Living in Woodstock we are so very lucky to have Blenheim's parkland on our doorstep and to have free access to such a wonderful ancient and natural woodland ….. but it’s not the same across the UK or even in Oxfordshire. The UK has less than half the tree coverage of countries such as France and Germany ….and yet trees are one of our best natural solutions in our fight against climate and nature breakdown ….. why .... because they capture carbon, remove pollutants from the air, provide shade and provide habitat to our pollinators and other wildlife. 
A campaign called More Trees Please is being fronted by Dan Snow on behalf of Friends of the Earth (FOE) and is calling for our government to commit to doubling woodland cover. I’ve mentioned OXTREES before who are working together with FOE on a project to double tree cover in Oxfordshire and hopefully some of you will have contacted OXTREES about being part of this project or a similar campaign group. 
Please think about whether you have the site and of course the money to spend on a tree or a few trees. Sometimes schools can have trees for free. Remember to seek advice for the right tree for your site, a tree that will make you happy too, find out how to care for it in early years, those that are best for wildlife, ask about naturally pest resistant fruit trees that taste and keep best, ……. please remember to water frequently during first few years. 
So, throughout the pandemic you can make a difference by planning to plant a tree and if you have no room then you can also donate to one of the UK schemes … usually starting from £3. 

September 2020

CLIMATE ACTION - Now is the perfect time for planting a fruit tree or orchard
National Tree Planting Week ? 

  Graham and I spent a valuable and interesting morning with Andy Howard of Heritage Fruit Company ... our local fruit tree and orchard expert. We examined each tree for growth and health and in a single morning, we learnt of different approaches to pruning depending on whether the fruit has stones or seeds (pips); we carried out summer pruning of apples to encourage flower and fruit production; were instructed on winter pruning to encourage growth next year that will help shape the future tree. We were reassured to hear that the smaller trees were not doing as badly as we first thought but were on smaller rootstocks (M27). We were also reminded that some of our varieties will blossom early and others later and so once established will give a beautiful prolonged experience during spring and an extended fruiting season. Overall the orchard has been given a clean bill of health by Andy. If you're thinking of having a fruit tree, orchard or need some help with an old tree or orchard then Andy is your man (see below for contact information) Location of the community orchard towards the end of newsletter.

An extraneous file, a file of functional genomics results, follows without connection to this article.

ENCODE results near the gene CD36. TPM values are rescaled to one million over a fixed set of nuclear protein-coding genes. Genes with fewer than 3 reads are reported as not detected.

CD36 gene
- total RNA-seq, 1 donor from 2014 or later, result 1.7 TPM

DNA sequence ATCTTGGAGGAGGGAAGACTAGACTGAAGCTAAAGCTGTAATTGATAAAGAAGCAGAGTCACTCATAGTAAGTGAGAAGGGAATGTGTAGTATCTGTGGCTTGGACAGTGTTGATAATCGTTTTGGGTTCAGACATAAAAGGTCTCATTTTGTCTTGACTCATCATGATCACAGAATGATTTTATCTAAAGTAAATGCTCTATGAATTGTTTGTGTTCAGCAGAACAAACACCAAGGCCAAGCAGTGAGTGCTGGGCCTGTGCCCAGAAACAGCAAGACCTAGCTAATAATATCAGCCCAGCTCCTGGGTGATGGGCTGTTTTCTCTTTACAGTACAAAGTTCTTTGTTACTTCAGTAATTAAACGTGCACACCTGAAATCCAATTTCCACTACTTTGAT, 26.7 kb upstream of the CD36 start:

If you are thinking of a tasty fruit tree or an orchard, cutting carbon or supporting wildlife ..... or all of the above ...then we highly recommend Andy's Heritage Fruit Company
Andy is not only local but also a fount of knowledge on all things orchard. He surveyed the land, helped plan our orchard, advised us on planting and maintenance....and much more. His Heritage Fruit Company is helping to save our fruit tree heritage by bringing back traditional varieties of rare and tasty apples and other fruit, many of which are now endangered. He has a love and passion for his work that comes across when you meet with him and is also enthusiastic about wildlife and runs courses for Berkshire, Buckinghamshire, Oxfordshire Wildlife Trust  (BBOWT), Earth Trust, Greensands Trust and is a founding member and a trainer for the Mid-shires Orchard Group. 
He supplies trees for local and national organisations including the National Trust, BBOWT, Woodlands Trust and Wiltshire Wildlife Trust. He's often in attendance at local county fayres such as the local Wychwood Fayre and he's booked by gardening groups, Women’s Institutes and community, regional and national organisations for talks on all aspects of fruit tree growing and orchard management ....and is a qualified teacher and trainer (PGCE FE). 
He'll also prune for individuals, private business, councils and charities and offers orchard surveys and consultancy advice on all aspects of orchard management and orchard renovation. 

CLICK HERE : All About Apples - 6 min YouTube of Andy at Treefest at Forestry Commission`s Westonbirt Arboretum.        
Contact Andy 

October at Perdiswell Farm, Woodstock
A Change of Thinking     James Price